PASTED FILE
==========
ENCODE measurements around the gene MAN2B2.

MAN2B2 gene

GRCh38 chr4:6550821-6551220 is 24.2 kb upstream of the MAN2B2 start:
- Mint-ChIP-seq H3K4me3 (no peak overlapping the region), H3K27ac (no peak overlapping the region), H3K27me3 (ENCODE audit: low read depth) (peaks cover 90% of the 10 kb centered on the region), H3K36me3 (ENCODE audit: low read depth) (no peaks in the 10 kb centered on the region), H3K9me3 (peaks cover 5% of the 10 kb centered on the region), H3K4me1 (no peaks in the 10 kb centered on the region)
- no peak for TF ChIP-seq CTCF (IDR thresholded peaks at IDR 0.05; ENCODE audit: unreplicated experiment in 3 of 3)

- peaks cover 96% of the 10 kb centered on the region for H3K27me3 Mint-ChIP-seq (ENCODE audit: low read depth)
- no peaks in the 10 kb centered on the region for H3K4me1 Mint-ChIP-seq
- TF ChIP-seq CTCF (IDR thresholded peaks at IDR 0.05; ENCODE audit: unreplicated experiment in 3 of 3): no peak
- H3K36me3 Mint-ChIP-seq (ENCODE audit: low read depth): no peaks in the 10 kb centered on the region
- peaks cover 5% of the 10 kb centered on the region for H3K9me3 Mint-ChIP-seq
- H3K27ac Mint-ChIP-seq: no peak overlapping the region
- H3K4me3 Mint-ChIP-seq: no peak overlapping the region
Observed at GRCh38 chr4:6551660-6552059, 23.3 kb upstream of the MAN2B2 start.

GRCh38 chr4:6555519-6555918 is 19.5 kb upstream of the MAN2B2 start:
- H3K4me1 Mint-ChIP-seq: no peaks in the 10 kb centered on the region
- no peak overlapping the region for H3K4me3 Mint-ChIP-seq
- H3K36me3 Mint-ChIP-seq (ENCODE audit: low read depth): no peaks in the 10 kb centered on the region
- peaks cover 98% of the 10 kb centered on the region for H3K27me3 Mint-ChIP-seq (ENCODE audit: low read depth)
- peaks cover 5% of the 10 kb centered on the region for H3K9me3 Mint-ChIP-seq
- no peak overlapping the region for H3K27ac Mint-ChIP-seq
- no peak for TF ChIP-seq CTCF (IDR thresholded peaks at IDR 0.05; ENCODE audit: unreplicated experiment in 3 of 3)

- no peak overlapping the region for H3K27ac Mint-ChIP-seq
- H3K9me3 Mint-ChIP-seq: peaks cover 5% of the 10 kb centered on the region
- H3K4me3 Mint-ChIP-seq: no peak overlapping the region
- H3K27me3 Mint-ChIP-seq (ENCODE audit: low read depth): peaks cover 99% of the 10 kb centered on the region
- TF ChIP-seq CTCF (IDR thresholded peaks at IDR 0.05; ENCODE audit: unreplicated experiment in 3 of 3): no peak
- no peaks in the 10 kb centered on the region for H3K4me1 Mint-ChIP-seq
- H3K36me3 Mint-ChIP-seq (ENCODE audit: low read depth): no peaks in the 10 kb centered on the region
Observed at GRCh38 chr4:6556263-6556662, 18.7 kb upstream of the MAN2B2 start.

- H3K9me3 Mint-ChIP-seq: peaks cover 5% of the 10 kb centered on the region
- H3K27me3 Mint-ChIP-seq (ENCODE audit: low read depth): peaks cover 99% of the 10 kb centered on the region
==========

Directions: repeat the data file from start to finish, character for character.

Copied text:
ENCODE measurements around the gene MAN2B2.

MAN2B2 gene

GRCh38 chr4:6550821-6551220 is 24.2 kb upstream of the MAN2B2 start:
- Mint-ChIP-seq H3K4me3 (no peak overlapping the region), H3K27ac (no peak overlapping the region), H3K27me3 (ENCODE audit: low read depth) (peaks cover 90% of the 10 kb centered on the region), H3K36me3 (ENCODE audit: low read depth) (no peaks in the 10 kb centered on the region), H3K9me3 (peaks cover 5% of the 10 kb centered on the region), H3K4me1 (no peaks in the 10 kb centered on the region)
- no peak for TF ChIP-seq CTCF (IDR thresholded peaks at IDR 0.05; ENCODE audit: unreplicated experiment in 3 of 3)

- peaks cover 96% of the 10 kb centered on the region for H3K27me3 Mint-ChIP-seq (ENCODE audit: low read depth)
- no peaks in the 10 kb centered on the region for H3K4me1 Mint-ChIP-seq
- TF ChIP-seq CTCF (IDR thresholded peaks at IDR 0.05; ENCODE audit: unreplicated experiment in 3 of 3): no peak
- H3K36me3 Mint-ChIP-seq (ENCODE audit: low read depth): no peaks in the 10 kb centered on the region
- peaks cover 5% of the 10 kb centered on the region for H3K9me3 Mint-ChIP-seq
- H3K27ac Mint-ChIP-seq: no peak overlapping the region
- H3K4me3 Mint-ChIP-seq: no peak overlapping the region
Observed at GRCh38 chr4:6551660-6552059, 23.3 kb upstream of the MAN2B2 start.

GRCh38 chr4:6555519-6555918 is 19.5 kb upstream of the MAN2B2 start:
- H3K4me1 Mint-ChIP-seq: no peaks in the 10 kb centered on the region
- no peak overlapping the region for H3K4me3 Mint-ChIP-seq
- H3K36me3 Mint-ChIP-seq (ENCODE audit: low read depth): no peaks in the 10 kb centered on the region
- peaks cover 98% of the 10 kb centered on the region for H3K27me3 Mint-ChIP-seq (ENCODE audit: low read depth)
- peaks cover 5% of the 10 kb centered on the region for H3K9me3 Mint-ChIP-seq
- no peak overlapping the region for H3K27ac Mint-ChIP-seq
- no peak for TF ChIP-seq CTCF (IDR thresholded peaks at IDR 0.05; ENCODE audit: unreplicated experiment in 3 of 3)

- no peak overlapping the region for H3K27ac Mint-ChIP-seq
- H3K9me3 Mint-ChIP-seq: peaks cover 5% of the 10 kb centered on the region
- H3K4me3 Mint-ChIP-seq: no peak overlapping the region
- H3K27me3 Mint-ChIP-seq (ENCODE audit: low read depth): peaks cover 99% of the 10 kb centered on the region
- TF ChIP-seq CTCF (IDR thresholded peaks at IDR 0.05; ENCODE audit: unreplicated experiment in 3 of 3): no peak
- no peaks in the 10 kb centered on the region for H3K4me1 Mint-ChIP-seq
- H3K36me3 Mint-ChIP-seq (ENCODE audit: low read depth): no peaks in the 10 kb centered on the region
Observed at GRCh38 chr4:6556263-6556662, 18.7 kb upstream of the MAN2B2 start.

- H3K9me3 Mint-ChIP-seq: peaks cover 5% of the 10 kb centered on the region
- H3K27me3 Mint-ChIP-seq (ENCODE audit: low read depth): peaks cover 99% of the 10 kb centered on the region